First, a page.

Tuesday, May 08, 2007

The Euro

I think (almost) everyone has heard or used the Euro. The single European currency in 13 countries, the Euro - in my opinion - changed Europe.

The Euro was already introduced as an accounting currency in 1999, but only took physical shape in 2002. Most EU countries joined in using the Euro, notably though the UK, Denmark and Sweden still do not use the Euro.
The currency consists of coins and notes.

The coins are of 2euro, 1 euro, 50cents, 20cents, 10cents, 5cents, 2cents, and 1cent. Interesting about the coins is that one side is identical to all countries using the Euro, the other representing a 'national' symbol. Trust me some coins have become real collectors items.

The notes are of 500euro, 200euro, 100euro, 50euro, 20euro, 10euro and 5euro and are all the same throughout the countries using the Euro. The design on the notes represents different European architectural styles.

The statue in the photo is Europa, holding the Euro and is situated in front of the European Parliament.

I would call this EU lesson no. 2.

7 comments:

Frank said...

You are right that the Euro is used in 13 EU countries (Belgium, Luxembourg, the Netherlands, France, Germany, Spain, Portugal, Italy, Greece, Austria, Ireland, Finland and Slovenia), but there are also some non EU countries that use the Euro: Vatican City, San Marino and Monaco, who also issue their own coins, + Andorra, Montenegro and the Serbian province of Kosovo.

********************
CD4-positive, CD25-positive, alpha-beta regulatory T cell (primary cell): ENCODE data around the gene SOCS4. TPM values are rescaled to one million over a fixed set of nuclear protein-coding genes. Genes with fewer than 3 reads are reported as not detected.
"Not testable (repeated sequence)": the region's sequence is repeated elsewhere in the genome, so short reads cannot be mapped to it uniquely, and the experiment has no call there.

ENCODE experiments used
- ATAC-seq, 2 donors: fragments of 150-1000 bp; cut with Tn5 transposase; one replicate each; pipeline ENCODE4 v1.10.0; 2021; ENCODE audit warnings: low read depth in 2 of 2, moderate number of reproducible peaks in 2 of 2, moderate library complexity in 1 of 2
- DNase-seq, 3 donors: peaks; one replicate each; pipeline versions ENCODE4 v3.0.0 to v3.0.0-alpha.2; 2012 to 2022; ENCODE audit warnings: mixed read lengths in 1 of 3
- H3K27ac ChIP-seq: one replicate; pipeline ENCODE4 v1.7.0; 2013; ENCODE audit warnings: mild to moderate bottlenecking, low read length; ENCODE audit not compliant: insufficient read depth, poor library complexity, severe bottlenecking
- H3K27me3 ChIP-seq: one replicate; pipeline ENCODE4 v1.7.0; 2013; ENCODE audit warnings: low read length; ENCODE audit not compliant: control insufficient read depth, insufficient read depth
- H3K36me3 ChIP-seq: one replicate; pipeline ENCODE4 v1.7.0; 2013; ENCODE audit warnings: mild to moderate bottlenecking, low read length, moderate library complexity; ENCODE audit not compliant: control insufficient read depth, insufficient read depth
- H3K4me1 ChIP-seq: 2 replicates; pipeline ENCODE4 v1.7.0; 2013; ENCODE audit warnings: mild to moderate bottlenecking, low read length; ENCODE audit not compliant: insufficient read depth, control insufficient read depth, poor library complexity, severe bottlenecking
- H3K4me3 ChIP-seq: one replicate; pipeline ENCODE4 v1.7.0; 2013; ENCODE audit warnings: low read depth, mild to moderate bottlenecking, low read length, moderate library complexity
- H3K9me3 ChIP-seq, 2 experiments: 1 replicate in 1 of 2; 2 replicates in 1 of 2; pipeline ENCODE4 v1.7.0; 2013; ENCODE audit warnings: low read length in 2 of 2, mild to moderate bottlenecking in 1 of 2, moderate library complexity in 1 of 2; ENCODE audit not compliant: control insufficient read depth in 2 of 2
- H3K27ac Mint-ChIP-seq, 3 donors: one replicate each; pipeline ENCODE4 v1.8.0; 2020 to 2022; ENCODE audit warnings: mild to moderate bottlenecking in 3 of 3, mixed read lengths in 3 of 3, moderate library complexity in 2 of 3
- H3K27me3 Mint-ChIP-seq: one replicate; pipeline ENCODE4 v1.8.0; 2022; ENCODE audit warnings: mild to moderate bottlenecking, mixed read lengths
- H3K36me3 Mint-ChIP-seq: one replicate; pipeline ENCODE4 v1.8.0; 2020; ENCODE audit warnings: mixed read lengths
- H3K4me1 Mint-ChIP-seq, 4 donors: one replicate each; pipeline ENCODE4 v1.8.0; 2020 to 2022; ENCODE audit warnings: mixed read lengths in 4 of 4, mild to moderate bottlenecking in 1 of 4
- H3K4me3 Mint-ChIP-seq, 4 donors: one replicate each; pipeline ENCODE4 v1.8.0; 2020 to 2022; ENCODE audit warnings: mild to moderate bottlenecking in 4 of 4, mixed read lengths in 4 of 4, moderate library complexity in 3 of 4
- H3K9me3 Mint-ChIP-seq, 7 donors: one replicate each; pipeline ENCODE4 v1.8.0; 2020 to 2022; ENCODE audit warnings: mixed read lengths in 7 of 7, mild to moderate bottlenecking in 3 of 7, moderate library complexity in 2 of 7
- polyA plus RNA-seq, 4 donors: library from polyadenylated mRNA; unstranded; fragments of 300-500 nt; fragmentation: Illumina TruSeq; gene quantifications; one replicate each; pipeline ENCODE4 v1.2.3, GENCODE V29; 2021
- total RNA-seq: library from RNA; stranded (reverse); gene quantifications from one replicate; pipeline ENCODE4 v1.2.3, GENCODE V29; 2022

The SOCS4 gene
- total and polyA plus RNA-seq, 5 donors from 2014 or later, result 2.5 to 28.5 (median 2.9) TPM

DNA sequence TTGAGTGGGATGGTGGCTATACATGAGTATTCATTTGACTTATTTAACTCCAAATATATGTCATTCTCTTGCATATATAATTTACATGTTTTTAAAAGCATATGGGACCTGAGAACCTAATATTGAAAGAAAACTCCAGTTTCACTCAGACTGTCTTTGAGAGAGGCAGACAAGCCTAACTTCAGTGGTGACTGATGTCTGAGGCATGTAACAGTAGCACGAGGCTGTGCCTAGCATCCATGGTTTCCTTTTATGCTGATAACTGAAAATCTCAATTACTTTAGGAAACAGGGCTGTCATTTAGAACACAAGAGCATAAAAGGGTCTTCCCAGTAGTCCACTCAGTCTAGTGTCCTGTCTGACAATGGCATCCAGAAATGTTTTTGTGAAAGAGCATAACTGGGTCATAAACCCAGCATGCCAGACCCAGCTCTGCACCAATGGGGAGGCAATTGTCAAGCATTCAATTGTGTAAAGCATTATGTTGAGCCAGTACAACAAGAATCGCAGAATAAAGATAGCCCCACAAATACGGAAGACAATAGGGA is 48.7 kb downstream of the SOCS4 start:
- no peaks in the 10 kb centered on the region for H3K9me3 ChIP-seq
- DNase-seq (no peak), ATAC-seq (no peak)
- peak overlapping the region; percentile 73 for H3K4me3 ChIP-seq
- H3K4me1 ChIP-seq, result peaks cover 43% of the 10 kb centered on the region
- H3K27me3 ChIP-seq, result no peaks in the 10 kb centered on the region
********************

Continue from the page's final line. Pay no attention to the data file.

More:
That makes the total number of countries and territories using the Euro 19.

Abraham Lincoln said...

This is/was an interesting post. I read all I could about the proposed change when it was happening but never did see any of the coins of notes until today on your blog. I am somewhat astonished that 19 places could get together and agree on a standard value. I assume that is works the same for all. A specific car in one country would be priced exactly the same in another?

I also wondered what the exchange rate it with the US Dollar for example.

I hope you can come and learn about my being able to finally fly.

Andreea said...

frank, absolutely correct - i just thought i'd keep it euro-simple :) (but thanks for adding this informtion);

AL - all countries have the same currency, but the prices are set by the national respective markets (for ex. bread in Germany can cost 0.50cents, in Belgium 1,20euro). so we share the same monetary currency, but not the same buying power. 1euro = 1.35USD

Frank said...

Andreea, that was just my banking professional background blending together with my Mr. Knowitallbetter attitude bursting out ;-)

Via this link you can find all Euro coins (did you know that there were two different versions of the common side of the coin?).
http://en.wikipedia.org/wiki/Euro_coins
Also the commemorative coins are interesting - I particularly liked the Atomium coin ;-)

Andreea said...

and i thought getting all my info off the europa.eu / euro page would be enough. phew :) (http://ec.europa.eu/economy_finance/euro/notes_and_coins/commemorative_coins_en.htm)
i think the san marino 2005 looks good too

April said...

First I was not too much delighted to have the Euro come but now I see all the advantages when travelling in Europe: no exchanging of money, being able to compare ... and I like the different coin sides. all in all, I think it's good for Europe.

Fabrizio ikol22 said...

May I add that about notes their back it's ever a "bridge"? A different, stylized bridge that represent "a bridge" from country to country.